Brakes squealed, but made no difference. It had been too close. The bone in my leg snapped, agony tearing through me from the impact before everything went black.
A steady beeping made its way into my consciousness. I blinked, but just that second of light shot straight through to my brain and excruciating pain crashed through my skull and I went under again.
Voices brushed across my awareness but did nothing to rouse from the darkness.
“She should be waking soon,” a deep voice loomed over me, a hand on my wrist.
The voice scared me and I wanted to pull away, but fogginess still clouded my mind and I couldn’t move.
The man continued, “I wanted to show you these bruises. They’re not from the vehicle hitting her.”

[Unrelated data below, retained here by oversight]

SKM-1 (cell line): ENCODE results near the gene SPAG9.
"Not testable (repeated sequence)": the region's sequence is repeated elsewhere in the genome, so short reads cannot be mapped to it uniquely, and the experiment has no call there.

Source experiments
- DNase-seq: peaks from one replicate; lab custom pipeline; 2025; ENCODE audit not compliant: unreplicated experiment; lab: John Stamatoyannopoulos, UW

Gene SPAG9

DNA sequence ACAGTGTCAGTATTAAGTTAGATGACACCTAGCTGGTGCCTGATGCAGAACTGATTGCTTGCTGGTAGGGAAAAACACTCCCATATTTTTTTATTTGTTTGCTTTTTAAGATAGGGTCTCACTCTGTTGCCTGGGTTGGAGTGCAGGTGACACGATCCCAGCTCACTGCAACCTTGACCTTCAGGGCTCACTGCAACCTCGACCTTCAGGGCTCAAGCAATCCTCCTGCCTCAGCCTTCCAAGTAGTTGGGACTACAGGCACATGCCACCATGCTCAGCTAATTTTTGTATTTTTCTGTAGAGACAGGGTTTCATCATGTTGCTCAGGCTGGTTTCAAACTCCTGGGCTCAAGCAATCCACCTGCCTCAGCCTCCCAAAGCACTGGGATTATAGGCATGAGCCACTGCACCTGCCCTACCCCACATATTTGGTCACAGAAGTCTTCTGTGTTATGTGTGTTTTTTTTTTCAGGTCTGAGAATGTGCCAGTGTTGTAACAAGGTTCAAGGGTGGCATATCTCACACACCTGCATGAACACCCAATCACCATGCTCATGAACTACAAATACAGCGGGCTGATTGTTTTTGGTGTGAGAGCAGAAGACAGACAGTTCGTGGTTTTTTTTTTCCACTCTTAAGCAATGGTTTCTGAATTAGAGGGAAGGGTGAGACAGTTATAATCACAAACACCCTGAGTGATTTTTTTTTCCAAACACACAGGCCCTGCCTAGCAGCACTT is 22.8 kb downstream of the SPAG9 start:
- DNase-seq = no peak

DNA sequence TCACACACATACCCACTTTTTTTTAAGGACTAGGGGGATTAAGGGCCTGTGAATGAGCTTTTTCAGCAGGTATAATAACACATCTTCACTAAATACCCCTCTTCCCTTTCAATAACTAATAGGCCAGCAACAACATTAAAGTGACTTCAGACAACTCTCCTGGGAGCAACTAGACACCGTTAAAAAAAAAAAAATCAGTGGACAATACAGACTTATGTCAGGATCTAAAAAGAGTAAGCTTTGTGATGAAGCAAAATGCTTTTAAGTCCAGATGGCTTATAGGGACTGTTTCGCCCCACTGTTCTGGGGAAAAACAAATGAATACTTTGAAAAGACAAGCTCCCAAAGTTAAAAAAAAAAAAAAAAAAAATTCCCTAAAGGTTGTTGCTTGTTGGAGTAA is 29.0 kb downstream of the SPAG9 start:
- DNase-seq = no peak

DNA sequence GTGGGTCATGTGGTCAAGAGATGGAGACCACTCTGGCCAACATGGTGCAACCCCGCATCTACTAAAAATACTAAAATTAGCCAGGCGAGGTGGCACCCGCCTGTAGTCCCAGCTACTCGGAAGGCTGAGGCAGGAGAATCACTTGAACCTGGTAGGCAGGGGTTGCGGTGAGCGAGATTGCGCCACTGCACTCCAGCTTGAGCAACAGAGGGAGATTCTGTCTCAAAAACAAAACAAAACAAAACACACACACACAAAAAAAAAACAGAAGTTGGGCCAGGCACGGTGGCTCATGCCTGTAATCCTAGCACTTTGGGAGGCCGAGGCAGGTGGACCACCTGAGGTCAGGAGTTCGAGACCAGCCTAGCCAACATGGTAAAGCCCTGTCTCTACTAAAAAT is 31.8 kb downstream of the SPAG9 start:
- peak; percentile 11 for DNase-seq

My right arm lifted and turned, a thumb moved over the inside of my upper arm.
“Fingerprints,” a softer female voice stated.
“Yes, and they’re not the only ones.”
The sound of a couple of clicks filtered through the fog.
The sheet slid down from my waist, baring my upper legs. One leg was twisted gently, and a finger prodded two places on my inner thigh. “These handprints overlap.”
I wanted desperately to pull my leg back and cover myself as a chill washed over me, but I still couldn’t force my body to comply. I heard a low moan.
My leg was moved back to its original position and the sheet covered me again.
“Are there any other bruises not from the accident?”
“There’s a matching set on her other leg covered by the cast. I’ll check the files to see if pictures were taken.” The man sighed. “She’s also malnourished.”
“She looks like she’s lost weight in the past two weeks since I saw her.” The woman’s voice cracked on the last word. She cleared her throat. “What about her leg?”